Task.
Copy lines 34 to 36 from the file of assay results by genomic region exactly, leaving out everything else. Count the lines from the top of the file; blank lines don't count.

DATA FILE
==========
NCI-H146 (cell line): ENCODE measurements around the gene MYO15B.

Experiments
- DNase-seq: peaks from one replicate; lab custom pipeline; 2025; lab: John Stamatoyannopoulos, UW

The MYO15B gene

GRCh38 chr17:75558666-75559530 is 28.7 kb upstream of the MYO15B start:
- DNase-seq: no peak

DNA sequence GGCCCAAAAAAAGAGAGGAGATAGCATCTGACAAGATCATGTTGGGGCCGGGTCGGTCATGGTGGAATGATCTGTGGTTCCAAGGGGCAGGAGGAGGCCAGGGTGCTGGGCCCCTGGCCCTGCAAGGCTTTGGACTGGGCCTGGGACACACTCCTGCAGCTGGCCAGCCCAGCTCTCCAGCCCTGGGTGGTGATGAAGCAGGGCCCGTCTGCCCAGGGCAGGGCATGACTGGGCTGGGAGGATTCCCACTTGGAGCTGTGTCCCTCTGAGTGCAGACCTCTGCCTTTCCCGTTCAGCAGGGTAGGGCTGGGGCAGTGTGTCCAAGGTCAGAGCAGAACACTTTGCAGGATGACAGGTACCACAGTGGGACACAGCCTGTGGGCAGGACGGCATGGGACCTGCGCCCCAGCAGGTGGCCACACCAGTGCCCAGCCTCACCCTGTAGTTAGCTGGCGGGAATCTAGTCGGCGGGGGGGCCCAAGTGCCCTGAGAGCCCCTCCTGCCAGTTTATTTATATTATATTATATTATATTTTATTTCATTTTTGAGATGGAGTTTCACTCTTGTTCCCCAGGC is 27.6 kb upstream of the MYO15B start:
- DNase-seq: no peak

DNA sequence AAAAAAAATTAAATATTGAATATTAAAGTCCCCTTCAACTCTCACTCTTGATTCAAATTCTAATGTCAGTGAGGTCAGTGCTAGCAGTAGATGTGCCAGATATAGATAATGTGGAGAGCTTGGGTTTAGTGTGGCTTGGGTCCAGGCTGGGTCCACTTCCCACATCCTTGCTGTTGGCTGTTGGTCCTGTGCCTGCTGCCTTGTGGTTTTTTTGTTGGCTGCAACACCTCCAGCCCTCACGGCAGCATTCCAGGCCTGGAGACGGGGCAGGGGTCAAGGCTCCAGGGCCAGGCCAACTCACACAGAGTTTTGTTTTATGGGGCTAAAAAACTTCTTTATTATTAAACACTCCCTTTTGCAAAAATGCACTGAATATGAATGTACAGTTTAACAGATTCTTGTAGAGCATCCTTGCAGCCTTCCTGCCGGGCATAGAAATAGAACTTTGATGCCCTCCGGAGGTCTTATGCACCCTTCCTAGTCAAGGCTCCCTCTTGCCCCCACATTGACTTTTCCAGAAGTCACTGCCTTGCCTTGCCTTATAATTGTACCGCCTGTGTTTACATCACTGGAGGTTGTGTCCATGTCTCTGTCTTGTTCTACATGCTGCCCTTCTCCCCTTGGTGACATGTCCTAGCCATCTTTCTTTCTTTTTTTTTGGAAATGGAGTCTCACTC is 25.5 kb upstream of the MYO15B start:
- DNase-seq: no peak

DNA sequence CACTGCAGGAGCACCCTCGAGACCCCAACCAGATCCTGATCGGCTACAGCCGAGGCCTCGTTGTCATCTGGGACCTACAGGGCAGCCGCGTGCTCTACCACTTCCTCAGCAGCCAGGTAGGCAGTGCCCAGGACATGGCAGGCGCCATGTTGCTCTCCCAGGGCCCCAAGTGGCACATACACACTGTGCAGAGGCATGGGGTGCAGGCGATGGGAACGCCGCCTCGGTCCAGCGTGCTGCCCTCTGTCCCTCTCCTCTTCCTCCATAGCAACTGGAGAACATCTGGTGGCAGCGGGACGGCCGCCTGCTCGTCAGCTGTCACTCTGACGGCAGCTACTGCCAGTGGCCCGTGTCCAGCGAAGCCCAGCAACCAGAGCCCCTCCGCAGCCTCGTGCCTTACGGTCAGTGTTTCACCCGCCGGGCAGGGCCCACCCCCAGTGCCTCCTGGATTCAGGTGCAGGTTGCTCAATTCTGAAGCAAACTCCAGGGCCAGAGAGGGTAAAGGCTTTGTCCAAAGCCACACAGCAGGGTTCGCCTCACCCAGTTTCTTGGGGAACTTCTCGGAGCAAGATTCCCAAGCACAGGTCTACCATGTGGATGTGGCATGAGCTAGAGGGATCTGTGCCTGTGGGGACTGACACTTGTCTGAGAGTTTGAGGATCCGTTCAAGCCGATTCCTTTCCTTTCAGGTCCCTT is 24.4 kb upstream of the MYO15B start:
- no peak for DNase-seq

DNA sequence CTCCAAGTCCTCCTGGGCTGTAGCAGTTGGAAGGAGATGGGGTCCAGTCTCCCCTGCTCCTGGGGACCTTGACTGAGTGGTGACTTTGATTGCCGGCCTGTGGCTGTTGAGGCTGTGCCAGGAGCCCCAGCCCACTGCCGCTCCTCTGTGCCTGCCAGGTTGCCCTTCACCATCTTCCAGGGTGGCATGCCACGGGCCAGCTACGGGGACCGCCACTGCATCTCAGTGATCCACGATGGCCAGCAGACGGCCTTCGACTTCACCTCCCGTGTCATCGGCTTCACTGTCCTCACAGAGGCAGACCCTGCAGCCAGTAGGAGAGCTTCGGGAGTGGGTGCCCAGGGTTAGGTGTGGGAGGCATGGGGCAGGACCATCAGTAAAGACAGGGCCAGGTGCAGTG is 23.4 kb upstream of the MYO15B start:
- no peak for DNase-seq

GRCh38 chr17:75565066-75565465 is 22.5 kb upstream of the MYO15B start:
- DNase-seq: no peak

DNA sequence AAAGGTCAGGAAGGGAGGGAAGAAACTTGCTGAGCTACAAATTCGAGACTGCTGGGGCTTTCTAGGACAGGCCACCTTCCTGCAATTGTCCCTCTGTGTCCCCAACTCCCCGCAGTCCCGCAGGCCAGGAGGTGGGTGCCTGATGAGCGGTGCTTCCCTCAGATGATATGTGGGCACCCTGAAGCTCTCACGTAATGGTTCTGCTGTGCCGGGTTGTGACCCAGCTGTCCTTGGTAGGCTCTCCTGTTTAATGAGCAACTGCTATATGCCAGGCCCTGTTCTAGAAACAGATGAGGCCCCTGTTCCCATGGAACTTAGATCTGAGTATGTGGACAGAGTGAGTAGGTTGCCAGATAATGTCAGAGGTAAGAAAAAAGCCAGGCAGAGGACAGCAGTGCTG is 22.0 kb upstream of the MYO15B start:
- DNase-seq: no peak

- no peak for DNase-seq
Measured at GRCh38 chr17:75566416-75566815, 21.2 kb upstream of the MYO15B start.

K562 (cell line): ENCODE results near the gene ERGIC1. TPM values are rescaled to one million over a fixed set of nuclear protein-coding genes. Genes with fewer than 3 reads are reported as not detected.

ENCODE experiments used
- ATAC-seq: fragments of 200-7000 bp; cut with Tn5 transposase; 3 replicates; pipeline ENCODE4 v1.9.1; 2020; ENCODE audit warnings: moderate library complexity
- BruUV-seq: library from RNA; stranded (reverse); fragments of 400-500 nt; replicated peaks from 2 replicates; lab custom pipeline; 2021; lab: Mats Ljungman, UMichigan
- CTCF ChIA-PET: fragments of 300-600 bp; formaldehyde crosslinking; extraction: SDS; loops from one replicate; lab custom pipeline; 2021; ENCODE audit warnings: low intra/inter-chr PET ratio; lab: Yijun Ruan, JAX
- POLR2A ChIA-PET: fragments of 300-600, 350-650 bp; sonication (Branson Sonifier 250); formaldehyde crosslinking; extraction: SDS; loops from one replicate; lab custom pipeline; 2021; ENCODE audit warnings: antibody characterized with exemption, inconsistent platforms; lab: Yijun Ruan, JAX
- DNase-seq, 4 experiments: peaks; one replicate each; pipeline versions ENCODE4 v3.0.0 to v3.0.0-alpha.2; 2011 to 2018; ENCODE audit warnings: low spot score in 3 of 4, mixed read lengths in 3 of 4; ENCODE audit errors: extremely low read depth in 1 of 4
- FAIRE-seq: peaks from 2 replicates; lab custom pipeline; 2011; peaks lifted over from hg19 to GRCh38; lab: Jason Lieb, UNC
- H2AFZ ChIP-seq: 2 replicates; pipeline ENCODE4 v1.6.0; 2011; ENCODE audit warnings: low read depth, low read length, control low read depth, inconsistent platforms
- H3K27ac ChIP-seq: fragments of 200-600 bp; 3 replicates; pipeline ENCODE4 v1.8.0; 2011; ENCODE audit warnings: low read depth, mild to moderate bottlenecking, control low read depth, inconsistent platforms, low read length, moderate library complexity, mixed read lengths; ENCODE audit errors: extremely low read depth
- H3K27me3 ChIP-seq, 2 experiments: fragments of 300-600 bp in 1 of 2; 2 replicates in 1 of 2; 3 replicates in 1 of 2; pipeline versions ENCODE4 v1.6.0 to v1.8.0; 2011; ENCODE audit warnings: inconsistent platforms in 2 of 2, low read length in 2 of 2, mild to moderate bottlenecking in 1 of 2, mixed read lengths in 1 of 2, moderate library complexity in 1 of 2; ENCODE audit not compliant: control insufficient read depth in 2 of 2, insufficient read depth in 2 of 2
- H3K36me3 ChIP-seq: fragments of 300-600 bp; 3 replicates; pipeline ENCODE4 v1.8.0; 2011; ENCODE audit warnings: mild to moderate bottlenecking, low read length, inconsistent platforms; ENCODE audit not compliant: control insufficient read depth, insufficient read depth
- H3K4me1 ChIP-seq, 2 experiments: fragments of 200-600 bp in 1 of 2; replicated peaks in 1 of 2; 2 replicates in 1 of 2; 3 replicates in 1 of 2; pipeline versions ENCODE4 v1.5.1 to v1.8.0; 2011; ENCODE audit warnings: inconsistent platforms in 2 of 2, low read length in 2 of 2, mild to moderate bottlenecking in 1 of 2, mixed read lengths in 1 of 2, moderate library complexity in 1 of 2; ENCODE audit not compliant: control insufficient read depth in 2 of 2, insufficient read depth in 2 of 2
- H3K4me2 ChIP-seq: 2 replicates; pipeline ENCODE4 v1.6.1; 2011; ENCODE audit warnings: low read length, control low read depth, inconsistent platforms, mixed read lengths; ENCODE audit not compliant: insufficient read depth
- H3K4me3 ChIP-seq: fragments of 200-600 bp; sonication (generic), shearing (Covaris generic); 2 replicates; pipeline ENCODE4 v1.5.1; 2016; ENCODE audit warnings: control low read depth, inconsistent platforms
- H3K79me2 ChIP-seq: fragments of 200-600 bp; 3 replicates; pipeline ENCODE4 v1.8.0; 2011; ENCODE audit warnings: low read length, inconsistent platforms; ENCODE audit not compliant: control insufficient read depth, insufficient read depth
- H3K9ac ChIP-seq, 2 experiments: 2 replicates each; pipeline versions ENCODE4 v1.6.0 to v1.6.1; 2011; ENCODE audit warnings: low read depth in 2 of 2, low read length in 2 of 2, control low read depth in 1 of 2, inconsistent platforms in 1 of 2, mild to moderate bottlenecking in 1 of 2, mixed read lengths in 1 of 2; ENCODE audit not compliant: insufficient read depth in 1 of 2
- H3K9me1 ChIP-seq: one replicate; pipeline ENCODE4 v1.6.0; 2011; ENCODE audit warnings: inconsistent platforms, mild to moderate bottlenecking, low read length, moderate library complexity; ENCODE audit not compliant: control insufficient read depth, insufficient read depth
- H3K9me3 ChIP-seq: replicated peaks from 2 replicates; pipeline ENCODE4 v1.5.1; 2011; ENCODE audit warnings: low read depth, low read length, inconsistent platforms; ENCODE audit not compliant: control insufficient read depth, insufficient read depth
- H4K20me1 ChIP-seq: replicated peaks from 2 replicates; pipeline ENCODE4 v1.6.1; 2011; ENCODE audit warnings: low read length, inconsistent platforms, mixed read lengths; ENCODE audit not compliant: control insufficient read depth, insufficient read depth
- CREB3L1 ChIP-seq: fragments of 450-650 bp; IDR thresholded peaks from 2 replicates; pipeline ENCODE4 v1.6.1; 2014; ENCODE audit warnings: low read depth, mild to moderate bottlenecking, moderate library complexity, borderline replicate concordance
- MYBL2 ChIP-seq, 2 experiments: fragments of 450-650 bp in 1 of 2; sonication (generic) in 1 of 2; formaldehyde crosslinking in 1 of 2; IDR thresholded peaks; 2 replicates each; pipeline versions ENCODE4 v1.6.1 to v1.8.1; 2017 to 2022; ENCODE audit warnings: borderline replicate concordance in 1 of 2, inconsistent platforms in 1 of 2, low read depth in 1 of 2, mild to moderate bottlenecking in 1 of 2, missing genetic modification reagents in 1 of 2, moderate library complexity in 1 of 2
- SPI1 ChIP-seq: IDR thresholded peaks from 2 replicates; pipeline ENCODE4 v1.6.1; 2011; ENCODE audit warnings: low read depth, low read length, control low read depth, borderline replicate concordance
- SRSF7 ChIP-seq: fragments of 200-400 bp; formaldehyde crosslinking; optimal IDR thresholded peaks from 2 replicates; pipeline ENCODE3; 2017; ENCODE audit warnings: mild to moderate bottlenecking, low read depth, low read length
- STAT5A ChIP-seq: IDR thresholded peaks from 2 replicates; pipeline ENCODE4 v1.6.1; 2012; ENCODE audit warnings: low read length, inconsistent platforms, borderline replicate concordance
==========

- H3K4me2 ChIP-seq: 2 replicates; pipeline ENCODE4 v1.6.1; 2011; ENCODE audit warnings: low read length, control low read depth, inconsistent platforms, mixed read lengths; ENCODE audit not compliant: insufficient read depth
- H3K4me3 ChIP-seq: fragments of 200-600 bp; sonication (generic), shearing (Covaris generic); 2 replicates; pipeline ENCODE4 v1.5.1; 2016; ENCODE audit warnings: control low read depth, inconsistent platforms
- H3K79me2 ChIP-seq: fragments of 200-600 bp; 3 replicates; pipeline ENCODE4 v1.8.0; 2011; ENCODE audit warnings: low read length, inconsistent platforms; ENCODE audit not compliant: control insufficient read depth, insufficient read depth